Three acoustic responders placed on a ceiling can serve as reference points to track the position of other objects in a room. A device that wants to know its position can send a ``ping'' to the responders, receive responses, measure time delays, and calculate the distances to each of the responders. This method can provide relative coordinates of the device with very high precision. The theoretical precision limit for digital processing with a typical sound board (44.1 K samples/second) is about 15 mm, but analog ultrasonic devices can achieve much better results. The advantage of this method over electromagnetic sensors is that all of the coordinate calculations are linear.

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Sound Samples

Echo encoding (10 baud)

DTMF (Dual Tone)

Sonicom two-frequency

Sonicom ultrasonic

Impulse coding

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  1. Encyclopedia Britannica,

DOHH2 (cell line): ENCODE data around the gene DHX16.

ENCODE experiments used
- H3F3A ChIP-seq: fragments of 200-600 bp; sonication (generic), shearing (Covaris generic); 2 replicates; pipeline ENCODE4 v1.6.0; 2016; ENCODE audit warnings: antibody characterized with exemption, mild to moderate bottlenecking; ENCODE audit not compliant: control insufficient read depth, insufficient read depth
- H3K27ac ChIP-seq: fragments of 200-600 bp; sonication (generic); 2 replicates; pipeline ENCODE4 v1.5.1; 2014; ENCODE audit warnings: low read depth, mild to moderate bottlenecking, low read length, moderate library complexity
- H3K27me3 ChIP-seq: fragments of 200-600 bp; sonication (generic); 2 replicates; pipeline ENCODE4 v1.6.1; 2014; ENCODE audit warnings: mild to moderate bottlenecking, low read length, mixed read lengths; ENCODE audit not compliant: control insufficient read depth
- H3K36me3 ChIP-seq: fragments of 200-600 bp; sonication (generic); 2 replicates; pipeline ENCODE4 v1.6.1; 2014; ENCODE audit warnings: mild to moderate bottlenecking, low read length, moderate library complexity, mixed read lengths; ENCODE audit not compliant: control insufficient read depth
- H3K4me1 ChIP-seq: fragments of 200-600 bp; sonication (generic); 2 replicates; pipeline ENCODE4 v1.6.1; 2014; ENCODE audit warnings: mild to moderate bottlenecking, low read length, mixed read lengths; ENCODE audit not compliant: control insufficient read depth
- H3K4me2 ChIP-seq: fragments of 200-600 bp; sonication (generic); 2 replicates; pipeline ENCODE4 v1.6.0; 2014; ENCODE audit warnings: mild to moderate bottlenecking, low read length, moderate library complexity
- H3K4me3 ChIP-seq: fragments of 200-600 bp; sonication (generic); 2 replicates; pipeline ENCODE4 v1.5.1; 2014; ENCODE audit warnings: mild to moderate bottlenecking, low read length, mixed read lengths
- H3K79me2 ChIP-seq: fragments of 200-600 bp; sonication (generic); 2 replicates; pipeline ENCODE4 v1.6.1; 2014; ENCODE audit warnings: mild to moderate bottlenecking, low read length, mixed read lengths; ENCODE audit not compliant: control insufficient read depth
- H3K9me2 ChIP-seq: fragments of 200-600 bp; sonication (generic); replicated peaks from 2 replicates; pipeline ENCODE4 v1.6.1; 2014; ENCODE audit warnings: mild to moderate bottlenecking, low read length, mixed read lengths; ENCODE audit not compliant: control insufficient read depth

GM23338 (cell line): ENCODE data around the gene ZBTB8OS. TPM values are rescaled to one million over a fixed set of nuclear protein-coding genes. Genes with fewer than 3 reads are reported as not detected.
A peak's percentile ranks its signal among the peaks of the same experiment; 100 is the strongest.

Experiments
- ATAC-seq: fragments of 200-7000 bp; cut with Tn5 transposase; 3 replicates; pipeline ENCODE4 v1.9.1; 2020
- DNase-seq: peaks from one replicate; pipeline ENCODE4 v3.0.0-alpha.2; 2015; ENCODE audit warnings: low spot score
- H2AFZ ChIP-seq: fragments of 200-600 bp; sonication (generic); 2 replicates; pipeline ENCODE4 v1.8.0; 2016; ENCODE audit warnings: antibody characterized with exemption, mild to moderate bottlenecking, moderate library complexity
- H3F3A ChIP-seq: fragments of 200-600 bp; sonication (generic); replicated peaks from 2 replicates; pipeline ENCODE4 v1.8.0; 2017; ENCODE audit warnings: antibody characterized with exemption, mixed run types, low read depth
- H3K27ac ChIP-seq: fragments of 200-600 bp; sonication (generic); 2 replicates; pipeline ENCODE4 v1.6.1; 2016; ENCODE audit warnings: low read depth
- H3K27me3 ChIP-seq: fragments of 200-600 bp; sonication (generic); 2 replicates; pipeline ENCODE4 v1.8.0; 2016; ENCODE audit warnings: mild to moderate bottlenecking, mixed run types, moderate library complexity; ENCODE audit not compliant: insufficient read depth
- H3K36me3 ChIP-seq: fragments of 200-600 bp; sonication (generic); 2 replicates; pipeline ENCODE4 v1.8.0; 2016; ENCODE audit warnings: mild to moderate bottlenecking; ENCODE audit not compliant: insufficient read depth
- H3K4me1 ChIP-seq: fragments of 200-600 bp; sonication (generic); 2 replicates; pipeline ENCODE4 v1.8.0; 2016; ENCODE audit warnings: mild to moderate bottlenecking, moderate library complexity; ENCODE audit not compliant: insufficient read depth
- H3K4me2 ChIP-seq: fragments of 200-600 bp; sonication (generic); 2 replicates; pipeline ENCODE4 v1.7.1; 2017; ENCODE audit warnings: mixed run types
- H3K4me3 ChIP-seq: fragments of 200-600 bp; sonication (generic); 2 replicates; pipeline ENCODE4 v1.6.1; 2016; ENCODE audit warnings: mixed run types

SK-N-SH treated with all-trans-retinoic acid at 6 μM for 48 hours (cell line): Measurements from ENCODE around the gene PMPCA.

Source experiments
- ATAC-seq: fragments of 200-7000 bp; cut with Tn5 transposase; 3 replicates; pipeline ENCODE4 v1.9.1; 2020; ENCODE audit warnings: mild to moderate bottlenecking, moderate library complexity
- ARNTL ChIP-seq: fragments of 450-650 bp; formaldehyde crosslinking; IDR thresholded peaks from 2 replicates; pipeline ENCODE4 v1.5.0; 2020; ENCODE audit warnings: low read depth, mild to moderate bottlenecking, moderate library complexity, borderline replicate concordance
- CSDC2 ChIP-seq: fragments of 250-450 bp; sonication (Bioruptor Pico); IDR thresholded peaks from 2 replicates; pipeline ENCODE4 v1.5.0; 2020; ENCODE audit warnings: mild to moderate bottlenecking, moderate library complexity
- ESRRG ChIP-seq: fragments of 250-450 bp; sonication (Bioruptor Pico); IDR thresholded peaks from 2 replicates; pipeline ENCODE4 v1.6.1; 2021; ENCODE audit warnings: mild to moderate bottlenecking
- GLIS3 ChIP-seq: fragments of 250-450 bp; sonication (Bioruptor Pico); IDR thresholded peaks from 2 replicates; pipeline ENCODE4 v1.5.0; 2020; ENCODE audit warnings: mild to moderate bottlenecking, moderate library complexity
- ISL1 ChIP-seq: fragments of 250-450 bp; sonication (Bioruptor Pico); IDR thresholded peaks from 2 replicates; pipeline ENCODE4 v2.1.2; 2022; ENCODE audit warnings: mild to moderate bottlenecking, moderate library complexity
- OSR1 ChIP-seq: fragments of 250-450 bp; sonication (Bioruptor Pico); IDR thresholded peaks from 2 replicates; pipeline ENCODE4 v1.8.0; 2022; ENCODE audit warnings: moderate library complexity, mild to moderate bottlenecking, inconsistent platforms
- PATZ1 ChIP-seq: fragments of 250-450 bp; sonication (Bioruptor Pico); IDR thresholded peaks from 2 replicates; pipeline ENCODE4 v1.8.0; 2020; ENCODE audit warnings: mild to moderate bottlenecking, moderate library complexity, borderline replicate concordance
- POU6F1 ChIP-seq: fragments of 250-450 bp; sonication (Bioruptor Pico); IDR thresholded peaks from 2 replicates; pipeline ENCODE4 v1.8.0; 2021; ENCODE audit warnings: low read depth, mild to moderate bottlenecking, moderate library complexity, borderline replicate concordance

2. The Interactive Balloon: Sensing, Actuation, and Behavior in a Common Object, Joseph Paradiso (to appear in IBM Systems Journal, 35/3), 1996.
  3. Digital signal processing in communication systems, Marvin E. Frerking. 1994.
  4. Ñïðàâî÷íèê ïî ìàòåìàòèêå. / È.Í.Áðîíøòåéí, Ê.À.Ñåìåíäÿåâ, 1974
  5. Signal processing methods for audio, images and telecommunications, edited by Peter M. Clarkson, Henry Stark, 1995.
  6. Techniques for data hiding, Walter Bender, Daniel Gruhl, Norishige Morimoto (to appear in IBM Systems Journal, 35/3), 1996.
  7. Pipelined adaptive digital filters, Naresh R. Shanbhag, 1994.
  8. The Handy Board, Fred Martin,, 1995.
  9. Signal Coding and Processing, Graham Wade, 1994.
  10. Understanding Musical Sound with Forward Models and Physical Models Connection Science, Casey, M. A. 1994.

This work was supported in part by the Things That Think Consortium at the MIT Media Laboratory.

Vadim Gerasimov MIT Media Laboratory, 20 Ames Street, Cambridge, Massachusetts, 02139 (electronic mail: Mr. Gerasimov graduated with a Master of Science in Media Arts and Sciences from MIT in 1996.

Walter Bender MIT Media Laboratory, 20 Ames Street, Cambridge, Massachusetts, 02139 (electronic mail: Mr. Bender is Associate Director of the MIT Media Laboratory and Director of the Laboratory's News in the Future Research Consortium.